You may find it difficult to buy green bananas simply because they get ripe in storage and when stores sell them they’re already on the yellow side. In Asia you can even pick raw bananas on the side of the street from banana trees (sometimes called plantains), but they’re also available at markets, or already cooked, since they’re a delicacy in Asia and they cook very quick and easily. You can cook them inside an unsweetened dough, like I’ll teach you here, and obtain a great beer snack. Or you can add some sugar and cinnamon to obtain an amazing dessert.

You will need:

  • Deep frying pan, preferably a wok
  • Hand blender, but this is optional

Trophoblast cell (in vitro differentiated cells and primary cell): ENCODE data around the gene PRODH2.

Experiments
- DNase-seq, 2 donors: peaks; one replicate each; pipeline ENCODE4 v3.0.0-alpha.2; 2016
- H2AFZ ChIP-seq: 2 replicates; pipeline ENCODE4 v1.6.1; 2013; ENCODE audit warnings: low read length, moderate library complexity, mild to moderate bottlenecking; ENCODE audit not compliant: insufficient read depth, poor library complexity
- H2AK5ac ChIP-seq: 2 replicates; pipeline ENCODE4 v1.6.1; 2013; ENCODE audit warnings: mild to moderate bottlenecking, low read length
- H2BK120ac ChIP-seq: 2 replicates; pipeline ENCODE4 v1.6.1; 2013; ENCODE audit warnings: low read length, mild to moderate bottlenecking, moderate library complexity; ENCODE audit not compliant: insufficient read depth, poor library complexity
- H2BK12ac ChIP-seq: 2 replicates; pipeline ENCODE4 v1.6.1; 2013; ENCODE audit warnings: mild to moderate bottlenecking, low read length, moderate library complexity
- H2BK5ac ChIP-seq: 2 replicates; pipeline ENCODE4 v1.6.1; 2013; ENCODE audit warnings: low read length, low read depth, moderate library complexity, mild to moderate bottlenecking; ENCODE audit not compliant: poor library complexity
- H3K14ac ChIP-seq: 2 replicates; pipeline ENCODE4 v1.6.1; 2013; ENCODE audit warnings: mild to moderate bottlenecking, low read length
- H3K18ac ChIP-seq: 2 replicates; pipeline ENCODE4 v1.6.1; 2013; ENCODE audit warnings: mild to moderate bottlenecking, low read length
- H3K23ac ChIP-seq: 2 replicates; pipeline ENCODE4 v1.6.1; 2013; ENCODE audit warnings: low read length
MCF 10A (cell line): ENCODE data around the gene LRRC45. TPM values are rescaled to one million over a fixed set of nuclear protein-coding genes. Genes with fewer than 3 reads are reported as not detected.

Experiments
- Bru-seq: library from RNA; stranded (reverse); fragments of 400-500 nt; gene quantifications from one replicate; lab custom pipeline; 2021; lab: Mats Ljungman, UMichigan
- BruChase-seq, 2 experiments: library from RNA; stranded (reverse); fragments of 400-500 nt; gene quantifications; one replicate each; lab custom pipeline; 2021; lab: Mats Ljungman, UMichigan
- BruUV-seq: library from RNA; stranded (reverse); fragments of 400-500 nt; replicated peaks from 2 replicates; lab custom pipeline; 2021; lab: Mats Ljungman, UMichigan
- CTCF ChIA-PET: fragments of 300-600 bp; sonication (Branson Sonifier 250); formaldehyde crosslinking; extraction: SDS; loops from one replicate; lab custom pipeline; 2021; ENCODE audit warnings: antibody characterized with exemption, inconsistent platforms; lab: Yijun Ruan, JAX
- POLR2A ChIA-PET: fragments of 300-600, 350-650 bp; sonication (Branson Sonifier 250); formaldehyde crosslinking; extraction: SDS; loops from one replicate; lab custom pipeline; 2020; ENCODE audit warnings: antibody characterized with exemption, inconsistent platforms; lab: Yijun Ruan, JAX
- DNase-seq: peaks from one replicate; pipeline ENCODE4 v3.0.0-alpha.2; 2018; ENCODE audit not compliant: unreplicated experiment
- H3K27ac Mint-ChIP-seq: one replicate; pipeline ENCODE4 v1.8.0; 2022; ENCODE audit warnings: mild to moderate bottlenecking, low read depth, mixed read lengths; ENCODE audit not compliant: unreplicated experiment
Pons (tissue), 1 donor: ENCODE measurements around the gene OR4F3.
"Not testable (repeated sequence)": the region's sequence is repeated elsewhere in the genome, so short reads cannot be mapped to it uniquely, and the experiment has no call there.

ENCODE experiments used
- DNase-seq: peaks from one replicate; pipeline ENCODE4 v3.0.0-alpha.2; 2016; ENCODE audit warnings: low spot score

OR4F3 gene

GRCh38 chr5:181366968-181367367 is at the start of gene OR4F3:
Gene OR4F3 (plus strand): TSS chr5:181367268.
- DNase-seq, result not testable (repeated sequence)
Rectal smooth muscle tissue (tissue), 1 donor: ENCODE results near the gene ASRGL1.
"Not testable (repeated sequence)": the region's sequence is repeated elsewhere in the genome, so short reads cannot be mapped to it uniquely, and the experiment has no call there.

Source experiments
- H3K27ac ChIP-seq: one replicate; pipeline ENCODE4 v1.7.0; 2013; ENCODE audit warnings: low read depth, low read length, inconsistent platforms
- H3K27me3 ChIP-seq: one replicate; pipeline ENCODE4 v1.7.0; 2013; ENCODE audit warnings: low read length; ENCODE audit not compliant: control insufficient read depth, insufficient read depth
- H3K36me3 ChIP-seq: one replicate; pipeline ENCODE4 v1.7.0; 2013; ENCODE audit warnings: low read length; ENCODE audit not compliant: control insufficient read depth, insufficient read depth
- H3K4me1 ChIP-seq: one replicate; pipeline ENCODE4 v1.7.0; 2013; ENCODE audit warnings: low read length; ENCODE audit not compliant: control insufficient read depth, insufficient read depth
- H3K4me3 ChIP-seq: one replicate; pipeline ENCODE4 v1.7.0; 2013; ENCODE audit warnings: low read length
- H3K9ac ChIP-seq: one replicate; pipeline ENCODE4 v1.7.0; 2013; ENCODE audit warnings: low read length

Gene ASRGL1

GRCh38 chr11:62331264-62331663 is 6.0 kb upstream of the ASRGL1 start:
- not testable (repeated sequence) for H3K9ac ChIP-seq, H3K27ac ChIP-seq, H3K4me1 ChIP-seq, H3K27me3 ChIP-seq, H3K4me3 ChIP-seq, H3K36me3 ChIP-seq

• green bananas 3-4 cut in 4 pieces each
  • egg 1 (optional)
  • wheat flour 2 tablespoons
  • rice flour 2 tablespoons
  • salt
  • cooking oil
  • water 5 oz


You use the hand blender to mix the wheat flour with the rice flour, egg, salt and water, to eventually obtain a thicker pancake batter. Peel the bananas, cut each in half and then again each piece in half into relatively thick pieces. When the oil is well heated, dip the banana pieces into the batter and make sure they’re well covered on all sides. Now scoop them out and throw them in your deep frying pan or in a wok if you have one, deep fry until they get to golden brown. It’s important you use rice flour if you want to obtain a crispy crust.

pisang goreng 2Bananas can be cooked green, by the above recipe, or ripe in all kind of asian desserts, like banana meatballs. Sweet or salty, don’t forget to try them with peanut butter.

Bon Appétit!